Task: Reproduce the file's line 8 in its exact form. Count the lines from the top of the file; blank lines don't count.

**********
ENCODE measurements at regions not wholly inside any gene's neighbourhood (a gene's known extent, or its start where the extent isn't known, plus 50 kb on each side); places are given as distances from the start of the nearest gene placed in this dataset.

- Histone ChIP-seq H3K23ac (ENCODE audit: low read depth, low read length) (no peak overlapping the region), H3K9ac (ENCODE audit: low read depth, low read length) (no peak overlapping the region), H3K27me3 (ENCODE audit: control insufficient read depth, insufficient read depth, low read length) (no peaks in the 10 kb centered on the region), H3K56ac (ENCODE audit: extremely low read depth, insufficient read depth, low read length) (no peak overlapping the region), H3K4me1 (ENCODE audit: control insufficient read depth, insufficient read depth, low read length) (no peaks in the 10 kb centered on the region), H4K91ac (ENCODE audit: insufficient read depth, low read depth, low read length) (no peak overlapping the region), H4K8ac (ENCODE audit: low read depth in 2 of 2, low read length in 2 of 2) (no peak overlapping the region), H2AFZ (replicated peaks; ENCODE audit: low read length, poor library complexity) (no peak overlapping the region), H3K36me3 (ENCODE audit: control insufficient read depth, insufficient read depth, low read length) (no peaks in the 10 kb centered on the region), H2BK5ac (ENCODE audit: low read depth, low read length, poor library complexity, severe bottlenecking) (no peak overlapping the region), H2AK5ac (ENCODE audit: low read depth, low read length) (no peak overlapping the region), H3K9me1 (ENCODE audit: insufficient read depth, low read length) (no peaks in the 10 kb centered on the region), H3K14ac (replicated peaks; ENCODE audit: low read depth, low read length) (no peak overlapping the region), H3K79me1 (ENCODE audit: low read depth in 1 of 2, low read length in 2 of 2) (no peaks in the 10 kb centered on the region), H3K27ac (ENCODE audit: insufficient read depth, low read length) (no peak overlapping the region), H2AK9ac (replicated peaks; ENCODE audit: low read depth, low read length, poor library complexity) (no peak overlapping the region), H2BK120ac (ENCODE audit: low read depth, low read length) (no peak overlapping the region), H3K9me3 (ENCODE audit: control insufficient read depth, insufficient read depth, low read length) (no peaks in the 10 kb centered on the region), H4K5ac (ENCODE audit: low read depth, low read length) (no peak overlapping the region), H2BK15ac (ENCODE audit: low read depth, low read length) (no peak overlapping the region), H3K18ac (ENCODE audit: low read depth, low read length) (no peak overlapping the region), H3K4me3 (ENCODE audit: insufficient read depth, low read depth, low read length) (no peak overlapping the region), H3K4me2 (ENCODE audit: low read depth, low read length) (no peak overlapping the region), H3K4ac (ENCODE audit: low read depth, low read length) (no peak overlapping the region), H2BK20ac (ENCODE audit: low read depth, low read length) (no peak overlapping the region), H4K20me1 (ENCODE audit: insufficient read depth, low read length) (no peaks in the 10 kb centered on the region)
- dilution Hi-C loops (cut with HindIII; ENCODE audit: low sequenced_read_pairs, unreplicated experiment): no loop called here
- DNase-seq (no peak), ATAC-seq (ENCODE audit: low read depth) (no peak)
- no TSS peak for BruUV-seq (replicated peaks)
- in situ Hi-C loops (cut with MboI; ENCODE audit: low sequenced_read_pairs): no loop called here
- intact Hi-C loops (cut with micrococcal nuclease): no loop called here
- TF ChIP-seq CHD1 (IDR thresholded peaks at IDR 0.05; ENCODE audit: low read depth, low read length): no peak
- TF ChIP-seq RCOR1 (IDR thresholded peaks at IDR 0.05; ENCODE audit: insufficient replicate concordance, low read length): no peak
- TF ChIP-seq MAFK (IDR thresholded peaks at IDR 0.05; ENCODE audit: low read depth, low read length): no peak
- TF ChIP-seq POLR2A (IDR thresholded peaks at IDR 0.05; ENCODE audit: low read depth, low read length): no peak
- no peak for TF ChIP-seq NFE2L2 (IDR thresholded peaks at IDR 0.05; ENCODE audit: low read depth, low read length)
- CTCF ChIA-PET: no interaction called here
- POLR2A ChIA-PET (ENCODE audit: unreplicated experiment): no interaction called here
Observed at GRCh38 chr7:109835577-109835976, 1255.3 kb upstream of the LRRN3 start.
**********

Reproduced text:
- TF ChIP-seq CHD1 (IDR thresholded peaks at IDR 0.05; ENCODE audit: low read depth, low read length): no peak